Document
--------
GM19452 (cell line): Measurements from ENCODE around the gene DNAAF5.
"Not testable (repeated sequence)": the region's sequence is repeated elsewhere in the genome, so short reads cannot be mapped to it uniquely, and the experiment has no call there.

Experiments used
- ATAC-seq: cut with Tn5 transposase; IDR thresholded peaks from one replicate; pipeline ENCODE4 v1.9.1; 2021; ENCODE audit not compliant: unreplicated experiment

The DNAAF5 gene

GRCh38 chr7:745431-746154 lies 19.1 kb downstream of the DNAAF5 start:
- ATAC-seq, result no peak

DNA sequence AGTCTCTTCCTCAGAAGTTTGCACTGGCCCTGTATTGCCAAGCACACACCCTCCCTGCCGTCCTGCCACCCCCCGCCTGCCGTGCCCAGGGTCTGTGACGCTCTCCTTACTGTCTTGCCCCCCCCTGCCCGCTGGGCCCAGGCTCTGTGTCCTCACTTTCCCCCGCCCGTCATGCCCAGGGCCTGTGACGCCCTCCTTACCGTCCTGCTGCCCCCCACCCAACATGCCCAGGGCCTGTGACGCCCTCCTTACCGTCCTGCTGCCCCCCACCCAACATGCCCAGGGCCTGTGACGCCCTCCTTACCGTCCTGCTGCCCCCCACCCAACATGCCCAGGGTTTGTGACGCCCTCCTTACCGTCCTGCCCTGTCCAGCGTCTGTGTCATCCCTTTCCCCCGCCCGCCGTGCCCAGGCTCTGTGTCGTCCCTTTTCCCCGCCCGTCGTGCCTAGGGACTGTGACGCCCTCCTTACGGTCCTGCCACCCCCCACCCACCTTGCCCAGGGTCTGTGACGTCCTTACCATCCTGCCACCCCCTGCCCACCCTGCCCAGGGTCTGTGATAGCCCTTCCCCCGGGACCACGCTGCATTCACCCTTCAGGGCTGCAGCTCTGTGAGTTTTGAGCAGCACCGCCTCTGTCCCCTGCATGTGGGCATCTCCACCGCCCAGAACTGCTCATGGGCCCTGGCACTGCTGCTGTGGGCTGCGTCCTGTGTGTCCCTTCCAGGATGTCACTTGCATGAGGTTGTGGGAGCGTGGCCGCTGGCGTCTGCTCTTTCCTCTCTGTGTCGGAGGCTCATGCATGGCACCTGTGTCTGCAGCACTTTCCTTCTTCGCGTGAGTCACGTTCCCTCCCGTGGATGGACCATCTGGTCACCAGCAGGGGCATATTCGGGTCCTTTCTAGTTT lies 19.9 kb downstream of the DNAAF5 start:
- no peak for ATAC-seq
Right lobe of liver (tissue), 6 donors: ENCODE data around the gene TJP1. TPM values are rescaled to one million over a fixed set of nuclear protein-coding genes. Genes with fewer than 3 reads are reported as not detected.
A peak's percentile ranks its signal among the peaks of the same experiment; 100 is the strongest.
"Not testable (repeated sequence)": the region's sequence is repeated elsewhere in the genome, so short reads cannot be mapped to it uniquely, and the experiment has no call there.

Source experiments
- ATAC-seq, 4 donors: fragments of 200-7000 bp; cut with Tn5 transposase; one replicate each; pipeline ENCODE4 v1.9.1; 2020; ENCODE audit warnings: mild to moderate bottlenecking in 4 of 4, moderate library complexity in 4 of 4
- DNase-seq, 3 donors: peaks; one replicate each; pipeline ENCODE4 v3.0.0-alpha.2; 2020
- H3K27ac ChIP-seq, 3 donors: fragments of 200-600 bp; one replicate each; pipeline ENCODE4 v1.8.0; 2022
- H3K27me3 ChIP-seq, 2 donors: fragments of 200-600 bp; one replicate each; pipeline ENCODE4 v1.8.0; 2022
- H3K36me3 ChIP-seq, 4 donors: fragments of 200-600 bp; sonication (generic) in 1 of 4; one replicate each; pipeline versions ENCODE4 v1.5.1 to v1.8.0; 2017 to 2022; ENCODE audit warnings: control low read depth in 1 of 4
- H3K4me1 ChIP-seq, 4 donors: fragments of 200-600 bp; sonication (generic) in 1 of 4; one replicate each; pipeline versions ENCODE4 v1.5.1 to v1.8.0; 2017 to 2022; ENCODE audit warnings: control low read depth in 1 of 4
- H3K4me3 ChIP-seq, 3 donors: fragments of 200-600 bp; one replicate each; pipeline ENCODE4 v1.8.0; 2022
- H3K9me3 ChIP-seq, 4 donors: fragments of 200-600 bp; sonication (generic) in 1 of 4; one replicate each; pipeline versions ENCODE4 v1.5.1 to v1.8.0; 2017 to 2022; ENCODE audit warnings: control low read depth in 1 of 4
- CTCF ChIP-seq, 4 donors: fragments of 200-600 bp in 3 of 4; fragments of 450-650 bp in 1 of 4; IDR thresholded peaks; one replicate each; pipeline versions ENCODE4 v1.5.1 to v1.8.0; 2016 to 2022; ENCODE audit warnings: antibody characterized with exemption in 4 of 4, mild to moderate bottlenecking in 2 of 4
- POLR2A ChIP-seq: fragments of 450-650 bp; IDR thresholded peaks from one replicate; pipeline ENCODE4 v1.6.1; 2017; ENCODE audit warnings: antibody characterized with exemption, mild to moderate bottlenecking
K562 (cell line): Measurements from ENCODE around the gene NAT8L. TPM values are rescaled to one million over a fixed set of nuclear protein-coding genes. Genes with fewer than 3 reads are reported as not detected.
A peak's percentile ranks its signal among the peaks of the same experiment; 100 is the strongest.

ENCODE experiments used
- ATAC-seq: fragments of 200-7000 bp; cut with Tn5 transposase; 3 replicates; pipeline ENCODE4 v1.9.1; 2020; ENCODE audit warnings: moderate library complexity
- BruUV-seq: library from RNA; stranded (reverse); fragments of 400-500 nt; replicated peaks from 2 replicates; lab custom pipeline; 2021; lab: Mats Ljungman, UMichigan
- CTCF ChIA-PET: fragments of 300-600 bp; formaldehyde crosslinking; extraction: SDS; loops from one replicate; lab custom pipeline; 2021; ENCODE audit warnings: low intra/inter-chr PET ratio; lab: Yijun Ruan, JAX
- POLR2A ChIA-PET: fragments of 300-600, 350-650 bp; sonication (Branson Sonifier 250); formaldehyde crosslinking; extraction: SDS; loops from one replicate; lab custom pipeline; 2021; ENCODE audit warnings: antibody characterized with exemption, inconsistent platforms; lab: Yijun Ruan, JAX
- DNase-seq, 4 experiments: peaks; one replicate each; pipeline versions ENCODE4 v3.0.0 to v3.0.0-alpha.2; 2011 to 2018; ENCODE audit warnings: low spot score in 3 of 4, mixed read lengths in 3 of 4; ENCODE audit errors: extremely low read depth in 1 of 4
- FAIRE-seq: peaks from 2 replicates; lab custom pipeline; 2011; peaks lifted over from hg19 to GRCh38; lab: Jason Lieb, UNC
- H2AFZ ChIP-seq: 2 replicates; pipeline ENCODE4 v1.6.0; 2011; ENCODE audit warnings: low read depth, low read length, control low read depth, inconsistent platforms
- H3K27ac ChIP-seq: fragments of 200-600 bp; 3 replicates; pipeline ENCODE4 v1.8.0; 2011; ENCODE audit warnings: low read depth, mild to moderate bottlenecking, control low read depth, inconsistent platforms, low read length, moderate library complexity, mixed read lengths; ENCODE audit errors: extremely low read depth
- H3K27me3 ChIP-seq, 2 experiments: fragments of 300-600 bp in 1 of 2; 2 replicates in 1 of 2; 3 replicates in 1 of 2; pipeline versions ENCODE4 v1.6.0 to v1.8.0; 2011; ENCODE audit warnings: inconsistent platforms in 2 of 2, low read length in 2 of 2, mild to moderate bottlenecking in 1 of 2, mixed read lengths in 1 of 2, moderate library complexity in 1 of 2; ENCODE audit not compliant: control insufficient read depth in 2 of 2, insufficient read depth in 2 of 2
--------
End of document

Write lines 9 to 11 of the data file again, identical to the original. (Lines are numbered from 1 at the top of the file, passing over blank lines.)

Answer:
- no peak for ATAC-seq
Right lobe of liver (tissue), 6 donors: ENCODE data around the gene TJP1. TPM values are rescaled to one million over a fixed set of nuclear protein-coding genes. Genes with fewer than 3 reads are reported as not detected.
A peak's percentile ranks its signal among the peaks of the same experiment; 100 is the strongest.